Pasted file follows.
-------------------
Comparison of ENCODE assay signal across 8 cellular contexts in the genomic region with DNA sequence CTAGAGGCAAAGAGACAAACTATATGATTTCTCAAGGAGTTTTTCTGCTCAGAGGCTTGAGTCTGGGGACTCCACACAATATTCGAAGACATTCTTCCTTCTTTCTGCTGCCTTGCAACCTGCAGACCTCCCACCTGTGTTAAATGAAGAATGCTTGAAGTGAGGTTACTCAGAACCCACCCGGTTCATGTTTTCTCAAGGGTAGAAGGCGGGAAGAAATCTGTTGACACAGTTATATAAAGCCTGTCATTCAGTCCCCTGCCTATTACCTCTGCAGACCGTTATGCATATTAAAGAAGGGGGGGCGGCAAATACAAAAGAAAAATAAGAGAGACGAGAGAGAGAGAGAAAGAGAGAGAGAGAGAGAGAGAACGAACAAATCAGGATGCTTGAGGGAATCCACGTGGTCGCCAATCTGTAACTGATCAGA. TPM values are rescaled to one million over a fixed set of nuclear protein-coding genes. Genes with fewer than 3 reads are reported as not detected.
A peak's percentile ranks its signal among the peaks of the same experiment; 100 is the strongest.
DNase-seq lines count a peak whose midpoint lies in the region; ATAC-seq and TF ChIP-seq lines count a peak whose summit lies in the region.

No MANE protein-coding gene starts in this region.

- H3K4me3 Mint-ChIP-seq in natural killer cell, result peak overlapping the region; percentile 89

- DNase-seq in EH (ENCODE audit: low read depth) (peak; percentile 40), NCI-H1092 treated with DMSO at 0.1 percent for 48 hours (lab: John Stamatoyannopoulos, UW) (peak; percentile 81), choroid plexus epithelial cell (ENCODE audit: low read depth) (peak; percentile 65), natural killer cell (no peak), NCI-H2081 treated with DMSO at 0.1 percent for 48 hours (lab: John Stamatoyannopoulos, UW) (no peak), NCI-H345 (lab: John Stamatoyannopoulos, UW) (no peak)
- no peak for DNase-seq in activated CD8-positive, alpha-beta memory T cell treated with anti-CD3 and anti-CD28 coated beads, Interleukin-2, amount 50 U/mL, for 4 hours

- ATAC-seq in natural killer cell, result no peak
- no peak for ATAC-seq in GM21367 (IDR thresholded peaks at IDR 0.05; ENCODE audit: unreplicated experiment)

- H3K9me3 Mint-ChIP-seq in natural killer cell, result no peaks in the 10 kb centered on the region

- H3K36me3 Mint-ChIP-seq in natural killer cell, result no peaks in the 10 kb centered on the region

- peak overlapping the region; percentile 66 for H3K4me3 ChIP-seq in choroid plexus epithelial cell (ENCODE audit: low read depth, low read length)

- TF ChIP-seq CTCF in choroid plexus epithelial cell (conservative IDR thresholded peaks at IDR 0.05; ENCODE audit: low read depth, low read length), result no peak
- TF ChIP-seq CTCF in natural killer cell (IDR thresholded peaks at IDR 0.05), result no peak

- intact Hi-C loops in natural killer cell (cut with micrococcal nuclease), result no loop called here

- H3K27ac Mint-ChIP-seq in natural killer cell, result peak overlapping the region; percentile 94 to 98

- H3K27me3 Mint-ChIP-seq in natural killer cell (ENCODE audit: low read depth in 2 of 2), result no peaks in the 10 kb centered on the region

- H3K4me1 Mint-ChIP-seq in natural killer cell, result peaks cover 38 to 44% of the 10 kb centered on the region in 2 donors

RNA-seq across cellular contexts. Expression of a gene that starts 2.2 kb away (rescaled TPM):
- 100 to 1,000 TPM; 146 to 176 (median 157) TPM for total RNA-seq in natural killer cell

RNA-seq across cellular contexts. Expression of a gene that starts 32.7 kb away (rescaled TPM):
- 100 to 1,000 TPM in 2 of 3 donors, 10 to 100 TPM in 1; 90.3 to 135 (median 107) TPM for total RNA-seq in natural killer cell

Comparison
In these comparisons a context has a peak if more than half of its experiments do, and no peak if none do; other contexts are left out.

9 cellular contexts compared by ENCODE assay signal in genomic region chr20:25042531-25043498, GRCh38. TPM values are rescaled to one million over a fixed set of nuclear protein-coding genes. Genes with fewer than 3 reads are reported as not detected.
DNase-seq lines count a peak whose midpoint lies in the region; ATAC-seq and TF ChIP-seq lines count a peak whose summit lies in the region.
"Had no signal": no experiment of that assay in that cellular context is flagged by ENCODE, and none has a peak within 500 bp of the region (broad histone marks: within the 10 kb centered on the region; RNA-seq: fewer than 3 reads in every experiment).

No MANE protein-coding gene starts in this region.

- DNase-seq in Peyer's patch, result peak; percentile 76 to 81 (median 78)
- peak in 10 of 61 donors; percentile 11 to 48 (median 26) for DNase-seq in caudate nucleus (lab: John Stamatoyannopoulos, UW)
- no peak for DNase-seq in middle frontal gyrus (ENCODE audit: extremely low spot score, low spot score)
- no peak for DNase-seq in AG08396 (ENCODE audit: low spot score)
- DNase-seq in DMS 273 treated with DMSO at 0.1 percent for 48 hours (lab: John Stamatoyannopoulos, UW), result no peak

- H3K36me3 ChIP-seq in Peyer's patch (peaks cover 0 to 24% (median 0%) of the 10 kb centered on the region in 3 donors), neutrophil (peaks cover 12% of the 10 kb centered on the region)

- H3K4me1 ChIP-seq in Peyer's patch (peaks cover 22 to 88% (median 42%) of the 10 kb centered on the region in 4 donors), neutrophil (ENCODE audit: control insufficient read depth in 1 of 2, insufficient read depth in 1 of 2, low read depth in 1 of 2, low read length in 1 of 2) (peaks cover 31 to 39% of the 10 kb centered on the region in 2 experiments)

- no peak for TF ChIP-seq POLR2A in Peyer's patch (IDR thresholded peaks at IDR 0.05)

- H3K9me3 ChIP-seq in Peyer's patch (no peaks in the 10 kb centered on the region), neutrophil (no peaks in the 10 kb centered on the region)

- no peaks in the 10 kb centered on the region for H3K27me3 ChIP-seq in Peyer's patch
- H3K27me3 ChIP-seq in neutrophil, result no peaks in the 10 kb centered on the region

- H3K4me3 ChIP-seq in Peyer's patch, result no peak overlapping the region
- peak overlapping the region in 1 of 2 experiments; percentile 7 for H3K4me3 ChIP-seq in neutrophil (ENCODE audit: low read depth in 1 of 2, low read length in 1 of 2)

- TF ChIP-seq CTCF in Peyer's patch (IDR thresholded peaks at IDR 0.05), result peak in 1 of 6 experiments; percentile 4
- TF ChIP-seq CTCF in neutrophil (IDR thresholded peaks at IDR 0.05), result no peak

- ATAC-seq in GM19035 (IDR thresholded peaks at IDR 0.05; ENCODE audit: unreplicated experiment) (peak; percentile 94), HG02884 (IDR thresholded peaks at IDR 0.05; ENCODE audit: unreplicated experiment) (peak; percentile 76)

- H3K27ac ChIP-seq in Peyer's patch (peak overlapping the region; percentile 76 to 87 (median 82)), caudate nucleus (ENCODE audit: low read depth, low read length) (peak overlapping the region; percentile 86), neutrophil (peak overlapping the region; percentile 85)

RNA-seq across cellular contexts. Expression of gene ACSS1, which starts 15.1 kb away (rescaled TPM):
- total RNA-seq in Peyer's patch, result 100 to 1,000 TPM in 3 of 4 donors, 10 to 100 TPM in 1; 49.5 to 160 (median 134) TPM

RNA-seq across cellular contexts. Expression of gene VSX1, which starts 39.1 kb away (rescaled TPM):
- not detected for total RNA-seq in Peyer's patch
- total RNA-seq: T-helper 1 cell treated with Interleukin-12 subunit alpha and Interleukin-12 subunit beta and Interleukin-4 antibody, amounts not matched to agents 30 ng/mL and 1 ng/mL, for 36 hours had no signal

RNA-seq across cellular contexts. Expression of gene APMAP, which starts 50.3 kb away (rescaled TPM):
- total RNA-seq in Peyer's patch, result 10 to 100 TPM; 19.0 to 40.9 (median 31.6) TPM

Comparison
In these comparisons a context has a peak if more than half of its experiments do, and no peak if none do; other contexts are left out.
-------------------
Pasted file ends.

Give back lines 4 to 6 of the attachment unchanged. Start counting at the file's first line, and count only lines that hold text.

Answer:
No MANE protein-coding gene starts in this region.

- H3K4me3 Mint-ChIP-seq in natural killer cell, result peak overlapping the region; percentile 89

- DNase-seq in EH (ENCODE audit: low read depth) (peak; percentile 40), NCI-H1092 treated with DMSO at 0.1 percent for 48 hours (lab: John Stamatoyannopoulos, UW) (peak; percentile 81), choroid plexus epithelial cell (ENCODE audit: low read depth) (peak; percentile 65), natural killer cell (no peak), NCI-H2081 treated with DMSO at 0.1 percent for 48 hours (lab: John Stamatoyannopoulos, UW) (no peak), NCI-H345 (lab: John Stamatoyannopoulos, UW) (no peak)